Heartwarming / Frankenweenie

  • The end of the movie. Sparky's died a second time thanks to Mr. Whiskers dragging him back into the flaming windmill that then collapsed on him, so Victor, remembering what his parents tried to teach him the first time Sparky died, prepares to move on and simply accept Sparky within his heart... then Victor's father unexpectedly tells him that sometimes, adults don't know what they're talking about, and Victor's father sets up another lightning experiment using the townsfolks' car engines to try to bring Sparky back to life. It doesn't appear to work at first... But as Victor is turning to leave, Sparky suddenly wakes up and starts playing around with Persephone.
  • Victor's chat with Mr. Rzykruski over how his experiment worked because his heart was in the right place.
    • Really, once you get past his very creepy appearance and mannerisms, Mr. Rzykruski's relationship with Victor in general. The warmth that Martin Landau puts into the phrase "That is why you are scientist" when Victor says he still has a question is exactly how we'd want a teacher to be: Encouraging and genuinely helpful.
  • Nassor's desire to bring his pet hamster Colossus back from the dead does seem to have been sincerely motivated by love for a missing pet. Which, presumably, is why it worked and didn't simply turn the hamster into a hideous monster like the rest of the animals. At least, it worked until the idiot sent it up against the Gamera Expy tortoise.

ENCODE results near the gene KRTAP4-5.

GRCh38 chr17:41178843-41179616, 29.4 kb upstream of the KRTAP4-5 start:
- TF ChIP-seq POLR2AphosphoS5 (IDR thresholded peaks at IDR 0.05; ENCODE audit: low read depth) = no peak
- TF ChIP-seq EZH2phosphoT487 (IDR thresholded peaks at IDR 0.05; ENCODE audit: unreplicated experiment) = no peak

• Speaking of the tortoise, Toshiaki also seemed to bring his pet back to life not only for the science fair but because he truly missed him. The way he shouts "Shelley!" is just heartbreaking.
  • The many references to the history of animation in the movie, such as the stop-motion film Victor made in the beginning, and the Bambi Meets Godzilla scene. It really shows just how much Burton loves the medium.
    • Not to mention that the 1984 short and this film are very personal for Burton, since a lot of things in this suburban neighborhood echoes towns he grew up in.
      • Think about it this way: In 1984, the animated short got Burton fired from Disney. Fast forward over twenty years later, and the company basically pulled a 180 and said "You were right, we were wrong. Let's make this film." Who wouldn't feel a sense of pride in Burton's place?
  • During the baseball game, Sparky gets loose and catches one of the pitches. Instead of getting annoyed, Toshiaki smiles and says: "Nice catch, Sparky!"
    • This is emphasized because it's one of the few non-dickish things Toshiaki does or says in the movie.
  • The credit song "Strange Love" can inspire tears to those of the right disposition.